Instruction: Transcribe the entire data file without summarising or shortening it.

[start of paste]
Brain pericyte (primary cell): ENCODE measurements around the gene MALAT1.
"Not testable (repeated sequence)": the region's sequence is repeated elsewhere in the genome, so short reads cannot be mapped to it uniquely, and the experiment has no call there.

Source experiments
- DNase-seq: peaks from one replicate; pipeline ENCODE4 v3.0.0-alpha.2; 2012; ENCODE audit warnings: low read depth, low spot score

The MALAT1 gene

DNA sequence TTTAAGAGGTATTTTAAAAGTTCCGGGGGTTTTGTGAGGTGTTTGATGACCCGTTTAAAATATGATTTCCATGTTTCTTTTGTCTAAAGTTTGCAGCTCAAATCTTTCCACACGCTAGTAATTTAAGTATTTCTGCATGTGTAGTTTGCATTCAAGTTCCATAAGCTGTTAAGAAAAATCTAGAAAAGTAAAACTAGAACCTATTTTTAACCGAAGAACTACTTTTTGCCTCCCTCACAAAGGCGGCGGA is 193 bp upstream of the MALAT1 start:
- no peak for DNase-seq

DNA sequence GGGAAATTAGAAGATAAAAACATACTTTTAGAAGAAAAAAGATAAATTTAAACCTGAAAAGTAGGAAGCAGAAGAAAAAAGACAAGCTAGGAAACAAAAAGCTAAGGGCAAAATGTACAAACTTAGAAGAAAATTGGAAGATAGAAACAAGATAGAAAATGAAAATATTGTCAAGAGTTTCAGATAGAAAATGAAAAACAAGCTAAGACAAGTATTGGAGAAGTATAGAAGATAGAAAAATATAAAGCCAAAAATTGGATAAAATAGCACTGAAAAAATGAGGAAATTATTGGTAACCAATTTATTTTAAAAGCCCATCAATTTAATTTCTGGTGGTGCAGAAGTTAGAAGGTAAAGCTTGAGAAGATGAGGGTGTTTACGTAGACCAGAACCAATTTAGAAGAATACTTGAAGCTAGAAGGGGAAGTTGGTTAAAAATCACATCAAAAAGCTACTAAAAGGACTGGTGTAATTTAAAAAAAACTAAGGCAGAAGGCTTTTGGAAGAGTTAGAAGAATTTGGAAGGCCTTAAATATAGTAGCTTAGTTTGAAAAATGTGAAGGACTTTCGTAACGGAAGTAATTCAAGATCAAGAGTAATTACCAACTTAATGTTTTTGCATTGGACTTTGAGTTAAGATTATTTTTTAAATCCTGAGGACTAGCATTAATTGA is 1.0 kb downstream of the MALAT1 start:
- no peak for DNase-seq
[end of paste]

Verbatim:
Brain pericyte (primary cell): ENCODE measurements around the gene MALAT1.
"Not testable (repeated sequence)": the region's sequence is repeated elsewhere in the genome, so short reads cannot be mapped to it uniquely, and the experiment has no call there.

Source experiments
- DNase-seq: peaks from one replicate; pipeline ENCODE4 v3.0.0-alpha.2; 2012; ENCODE audit warnings: low read depth, low spot score

The MALAT1 gene

DNA sequence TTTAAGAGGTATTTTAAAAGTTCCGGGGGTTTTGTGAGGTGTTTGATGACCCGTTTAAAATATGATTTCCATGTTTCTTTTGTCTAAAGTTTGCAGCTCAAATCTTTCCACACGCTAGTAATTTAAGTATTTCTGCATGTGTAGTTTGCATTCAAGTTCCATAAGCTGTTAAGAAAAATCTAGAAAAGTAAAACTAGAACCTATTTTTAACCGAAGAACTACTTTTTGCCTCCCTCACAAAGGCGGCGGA is 193 bp upstream of the MALAT1 start:
- no peak for DNase-seq

DNA sequence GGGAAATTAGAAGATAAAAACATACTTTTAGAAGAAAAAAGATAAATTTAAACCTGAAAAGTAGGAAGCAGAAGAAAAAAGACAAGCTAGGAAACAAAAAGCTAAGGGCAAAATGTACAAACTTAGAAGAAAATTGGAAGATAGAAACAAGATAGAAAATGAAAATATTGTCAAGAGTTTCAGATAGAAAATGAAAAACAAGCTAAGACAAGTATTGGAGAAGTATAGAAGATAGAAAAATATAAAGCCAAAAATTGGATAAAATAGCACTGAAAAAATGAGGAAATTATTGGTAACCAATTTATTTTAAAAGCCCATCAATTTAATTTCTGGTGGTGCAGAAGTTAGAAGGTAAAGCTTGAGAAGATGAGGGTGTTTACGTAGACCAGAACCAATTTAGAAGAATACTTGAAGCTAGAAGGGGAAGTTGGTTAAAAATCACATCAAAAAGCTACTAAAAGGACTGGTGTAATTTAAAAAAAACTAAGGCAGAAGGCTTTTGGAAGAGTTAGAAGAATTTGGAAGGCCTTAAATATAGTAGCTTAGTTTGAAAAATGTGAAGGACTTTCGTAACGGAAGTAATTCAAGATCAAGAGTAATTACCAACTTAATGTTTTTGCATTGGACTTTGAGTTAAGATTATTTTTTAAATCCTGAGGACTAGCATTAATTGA is 1.0 kb downstream of the MALAT1 start:
- no peak for DNase-seq